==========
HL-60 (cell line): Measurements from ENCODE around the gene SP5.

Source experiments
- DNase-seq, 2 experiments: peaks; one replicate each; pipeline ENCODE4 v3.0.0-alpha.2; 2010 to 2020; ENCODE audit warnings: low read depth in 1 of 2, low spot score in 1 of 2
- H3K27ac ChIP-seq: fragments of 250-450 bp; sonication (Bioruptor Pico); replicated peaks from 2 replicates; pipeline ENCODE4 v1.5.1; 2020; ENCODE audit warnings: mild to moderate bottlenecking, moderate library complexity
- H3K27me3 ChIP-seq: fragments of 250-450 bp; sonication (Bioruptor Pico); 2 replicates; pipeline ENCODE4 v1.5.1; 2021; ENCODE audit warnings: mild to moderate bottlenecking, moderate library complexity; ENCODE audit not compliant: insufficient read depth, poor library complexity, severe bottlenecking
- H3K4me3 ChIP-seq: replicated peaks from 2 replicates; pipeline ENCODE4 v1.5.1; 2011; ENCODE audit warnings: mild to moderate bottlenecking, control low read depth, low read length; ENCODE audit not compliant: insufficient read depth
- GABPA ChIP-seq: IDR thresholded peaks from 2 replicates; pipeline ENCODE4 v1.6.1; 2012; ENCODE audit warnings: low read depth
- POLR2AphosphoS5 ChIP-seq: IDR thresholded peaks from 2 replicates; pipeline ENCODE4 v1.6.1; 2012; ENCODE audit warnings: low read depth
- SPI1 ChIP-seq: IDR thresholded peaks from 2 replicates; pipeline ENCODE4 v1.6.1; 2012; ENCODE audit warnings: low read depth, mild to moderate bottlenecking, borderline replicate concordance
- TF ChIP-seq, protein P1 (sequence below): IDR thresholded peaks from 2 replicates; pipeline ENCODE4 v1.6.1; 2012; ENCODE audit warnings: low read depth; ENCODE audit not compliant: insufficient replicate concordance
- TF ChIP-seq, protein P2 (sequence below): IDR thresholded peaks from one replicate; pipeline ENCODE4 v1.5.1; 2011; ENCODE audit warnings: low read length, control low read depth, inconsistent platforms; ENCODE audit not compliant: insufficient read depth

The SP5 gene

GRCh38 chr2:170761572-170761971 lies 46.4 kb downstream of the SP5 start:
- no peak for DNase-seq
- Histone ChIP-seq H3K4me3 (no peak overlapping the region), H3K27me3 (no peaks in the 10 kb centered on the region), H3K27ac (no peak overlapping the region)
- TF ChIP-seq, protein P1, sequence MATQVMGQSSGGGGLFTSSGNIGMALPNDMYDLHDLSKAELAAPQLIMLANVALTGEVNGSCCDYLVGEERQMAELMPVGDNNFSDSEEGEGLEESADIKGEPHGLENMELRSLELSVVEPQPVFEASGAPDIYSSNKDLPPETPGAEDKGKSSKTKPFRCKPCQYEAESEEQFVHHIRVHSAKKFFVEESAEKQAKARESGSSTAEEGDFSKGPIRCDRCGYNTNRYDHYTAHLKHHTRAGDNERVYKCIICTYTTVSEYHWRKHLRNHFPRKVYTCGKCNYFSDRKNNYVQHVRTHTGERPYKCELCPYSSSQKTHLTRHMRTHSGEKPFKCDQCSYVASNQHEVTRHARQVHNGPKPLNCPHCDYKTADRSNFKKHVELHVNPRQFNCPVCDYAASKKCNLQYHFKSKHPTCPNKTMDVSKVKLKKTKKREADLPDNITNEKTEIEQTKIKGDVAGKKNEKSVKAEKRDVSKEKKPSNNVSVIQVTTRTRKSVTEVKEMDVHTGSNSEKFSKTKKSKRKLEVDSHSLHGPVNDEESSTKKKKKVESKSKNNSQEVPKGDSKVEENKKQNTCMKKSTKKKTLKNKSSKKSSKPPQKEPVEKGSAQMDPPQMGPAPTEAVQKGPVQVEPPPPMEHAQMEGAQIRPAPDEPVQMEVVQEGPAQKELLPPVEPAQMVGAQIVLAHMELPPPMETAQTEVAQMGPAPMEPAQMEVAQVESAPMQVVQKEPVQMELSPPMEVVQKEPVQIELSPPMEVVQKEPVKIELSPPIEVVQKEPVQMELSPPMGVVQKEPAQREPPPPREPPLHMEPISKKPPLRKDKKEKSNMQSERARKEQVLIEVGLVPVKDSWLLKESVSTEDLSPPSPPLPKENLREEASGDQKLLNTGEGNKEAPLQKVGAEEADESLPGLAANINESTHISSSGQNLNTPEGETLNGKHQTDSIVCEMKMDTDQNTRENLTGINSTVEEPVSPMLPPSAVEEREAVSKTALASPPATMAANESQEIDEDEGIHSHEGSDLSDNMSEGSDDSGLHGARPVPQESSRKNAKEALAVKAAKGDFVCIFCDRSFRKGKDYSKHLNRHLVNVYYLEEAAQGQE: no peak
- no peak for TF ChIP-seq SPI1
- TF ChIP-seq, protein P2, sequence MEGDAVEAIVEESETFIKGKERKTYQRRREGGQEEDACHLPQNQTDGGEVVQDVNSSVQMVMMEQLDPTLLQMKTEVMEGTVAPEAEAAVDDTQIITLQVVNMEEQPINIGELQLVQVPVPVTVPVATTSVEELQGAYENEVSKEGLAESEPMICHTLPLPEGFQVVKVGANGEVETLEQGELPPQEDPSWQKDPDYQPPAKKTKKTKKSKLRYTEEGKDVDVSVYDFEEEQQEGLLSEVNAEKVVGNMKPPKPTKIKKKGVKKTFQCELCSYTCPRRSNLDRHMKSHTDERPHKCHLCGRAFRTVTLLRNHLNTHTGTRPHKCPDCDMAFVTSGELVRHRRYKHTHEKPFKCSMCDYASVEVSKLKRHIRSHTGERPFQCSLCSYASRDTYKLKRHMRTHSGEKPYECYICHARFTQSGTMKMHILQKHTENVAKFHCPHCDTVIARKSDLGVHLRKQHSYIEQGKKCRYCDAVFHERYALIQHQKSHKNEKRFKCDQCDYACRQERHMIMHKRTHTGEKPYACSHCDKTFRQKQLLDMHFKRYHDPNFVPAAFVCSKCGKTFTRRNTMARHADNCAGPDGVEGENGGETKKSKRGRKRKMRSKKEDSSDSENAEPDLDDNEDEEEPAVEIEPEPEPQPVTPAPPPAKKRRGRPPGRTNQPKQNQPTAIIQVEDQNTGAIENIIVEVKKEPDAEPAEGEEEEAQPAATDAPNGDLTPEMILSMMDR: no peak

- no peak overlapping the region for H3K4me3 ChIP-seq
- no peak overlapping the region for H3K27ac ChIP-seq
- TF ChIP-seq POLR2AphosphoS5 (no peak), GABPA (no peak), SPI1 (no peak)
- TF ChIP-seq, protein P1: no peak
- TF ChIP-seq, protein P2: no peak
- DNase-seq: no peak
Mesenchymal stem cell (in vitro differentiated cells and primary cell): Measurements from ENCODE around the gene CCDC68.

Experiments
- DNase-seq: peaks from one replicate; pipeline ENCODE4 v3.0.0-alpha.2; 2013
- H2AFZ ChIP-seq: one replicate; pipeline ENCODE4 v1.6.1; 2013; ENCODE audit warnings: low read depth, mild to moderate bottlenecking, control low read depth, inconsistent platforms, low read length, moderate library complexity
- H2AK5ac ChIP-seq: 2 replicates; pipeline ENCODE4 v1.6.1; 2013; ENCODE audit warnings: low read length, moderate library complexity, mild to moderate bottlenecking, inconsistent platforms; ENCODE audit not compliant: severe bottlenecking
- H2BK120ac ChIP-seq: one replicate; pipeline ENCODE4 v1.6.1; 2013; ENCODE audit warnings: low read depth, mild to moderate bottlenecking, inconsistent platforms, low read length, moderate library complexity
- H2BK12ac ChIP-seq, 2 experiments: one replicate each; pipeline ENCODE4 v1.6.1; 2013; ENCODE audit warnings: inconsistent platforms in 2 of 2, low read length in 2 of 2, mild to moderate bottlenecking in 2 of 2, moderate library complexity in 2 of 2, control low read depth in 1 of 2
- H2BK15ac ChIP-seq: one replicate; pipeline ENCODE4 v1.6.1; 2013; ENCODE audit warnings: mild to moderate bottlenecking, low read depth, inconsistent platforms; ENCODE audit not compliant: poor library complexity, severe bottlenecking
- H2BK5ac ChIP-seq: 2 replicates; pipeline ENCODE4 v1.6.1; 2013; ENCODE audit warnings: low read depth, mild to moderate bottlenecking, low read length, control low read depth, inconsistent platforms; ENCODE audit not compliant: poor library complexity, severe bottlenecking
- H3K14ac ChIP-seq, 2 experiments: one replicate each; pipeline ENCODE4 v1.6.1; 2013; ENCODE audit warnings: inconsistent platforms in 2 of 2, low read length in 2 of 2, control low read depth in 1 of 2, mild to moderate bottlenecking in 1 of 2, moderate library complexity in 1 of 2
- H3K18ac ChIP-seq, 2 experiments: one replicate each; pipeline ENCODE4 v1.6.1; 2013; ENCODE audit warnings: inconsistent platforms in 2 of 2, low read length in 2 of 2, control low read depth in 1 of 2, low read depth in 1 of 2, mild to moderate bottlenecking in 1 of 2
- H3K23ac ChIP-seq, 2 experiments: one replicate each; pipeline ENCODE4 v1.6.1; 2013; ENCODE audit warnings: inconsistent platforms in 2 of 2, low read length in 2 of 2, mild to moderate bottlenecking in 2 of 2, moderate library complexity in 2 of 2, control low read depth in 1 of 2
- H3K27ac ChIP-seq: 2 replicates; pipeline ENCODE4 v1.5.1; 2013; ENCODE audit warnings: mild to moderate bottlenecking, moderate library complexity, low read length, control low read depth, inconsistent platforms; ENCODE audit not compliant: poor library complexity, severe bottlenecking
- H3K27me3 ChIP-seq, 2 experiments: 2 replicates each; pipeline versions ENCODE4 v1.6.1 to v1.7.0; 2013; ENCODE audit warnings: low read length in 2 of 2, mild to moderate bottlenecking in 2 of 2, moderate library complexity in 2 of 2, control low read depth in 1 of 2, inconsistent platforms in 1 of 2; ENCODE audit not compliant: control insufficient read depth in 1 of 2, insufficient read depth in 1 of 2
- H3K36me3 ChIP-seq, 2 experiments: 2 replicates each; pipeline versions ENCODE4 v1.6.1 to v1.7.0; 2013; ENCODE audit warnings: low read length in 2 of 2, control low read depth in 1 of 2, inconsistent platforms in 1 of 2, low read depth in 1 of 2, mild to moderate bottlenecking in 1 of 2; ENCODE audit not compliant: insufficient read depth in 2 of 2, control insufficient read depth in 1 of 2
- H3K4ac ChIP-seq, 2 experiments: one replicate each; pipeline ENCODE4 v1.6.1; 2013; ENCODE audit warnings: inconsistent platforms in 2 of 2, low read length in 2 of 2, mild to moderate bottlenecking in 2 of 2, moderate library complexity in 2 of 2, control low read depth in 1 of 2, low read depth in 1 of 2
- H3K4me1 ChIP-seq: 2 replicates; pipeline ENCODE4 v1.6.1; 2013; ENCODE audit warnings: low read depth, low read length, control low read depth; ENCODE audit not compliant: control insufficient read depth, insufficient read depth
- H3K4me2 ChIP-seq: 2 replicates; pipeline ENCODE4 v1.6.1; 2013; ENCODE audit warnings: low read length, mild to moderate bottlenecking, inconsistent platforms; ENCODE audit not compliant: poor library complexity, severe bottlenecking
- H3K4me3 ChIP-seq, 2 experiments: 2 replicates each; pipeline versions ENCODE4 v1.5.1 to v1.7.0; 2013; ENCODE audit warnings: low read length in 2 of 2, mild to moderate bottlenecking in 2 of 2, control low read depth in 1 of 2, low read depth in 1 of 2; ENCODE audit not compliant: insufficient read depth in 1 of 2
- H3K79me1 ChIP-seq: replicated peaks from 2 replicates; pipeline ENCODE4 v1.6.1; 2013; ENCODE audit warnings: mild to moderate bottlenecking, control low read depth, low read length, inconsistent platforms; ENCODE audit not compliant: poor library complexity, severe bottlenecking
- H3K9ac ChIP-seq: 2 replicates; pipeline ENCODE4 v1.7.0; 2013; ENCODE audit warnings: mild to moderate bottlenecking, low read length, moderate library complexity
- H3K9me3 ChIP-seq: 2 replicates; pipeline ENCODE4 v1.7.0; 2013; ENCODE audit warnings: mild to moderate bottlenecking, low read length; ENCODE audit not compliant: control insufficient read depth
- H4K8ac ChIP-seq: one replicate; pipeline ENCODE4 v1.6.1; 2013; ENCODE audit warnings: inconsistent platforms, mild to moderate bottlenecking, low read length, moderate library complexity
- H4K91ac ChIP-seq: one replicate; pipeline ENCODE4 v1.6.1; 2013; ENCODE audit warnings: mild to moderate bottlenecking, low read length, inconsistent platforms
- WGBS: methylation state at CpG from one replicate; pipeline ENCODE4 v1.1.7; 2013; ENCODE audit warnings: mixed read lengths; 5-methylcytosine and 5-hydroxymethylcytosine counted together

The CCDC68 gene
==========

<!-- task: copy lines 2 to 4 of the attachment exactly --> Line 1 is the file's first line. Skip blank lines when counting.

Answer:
Source experiments
- DNase-seq, 2 experiments: peaks; one replicate each; pipeline ENCODE4 v3.0.0-alpha.2; 2010 to 2020; ENCODE audit warnings: low read depth in 1 of 2, low spot score in 1 of 2
- H3K27ac ChIP-seq: fragments of 250-450 bp; sonication (Bioruptor Pico); replicated peaks from 2 replicates; pipeline ENCODE4 v1.5.1; 2020; ENCODE audit warnings: mild to moderate bottlenecking, moderate library complexity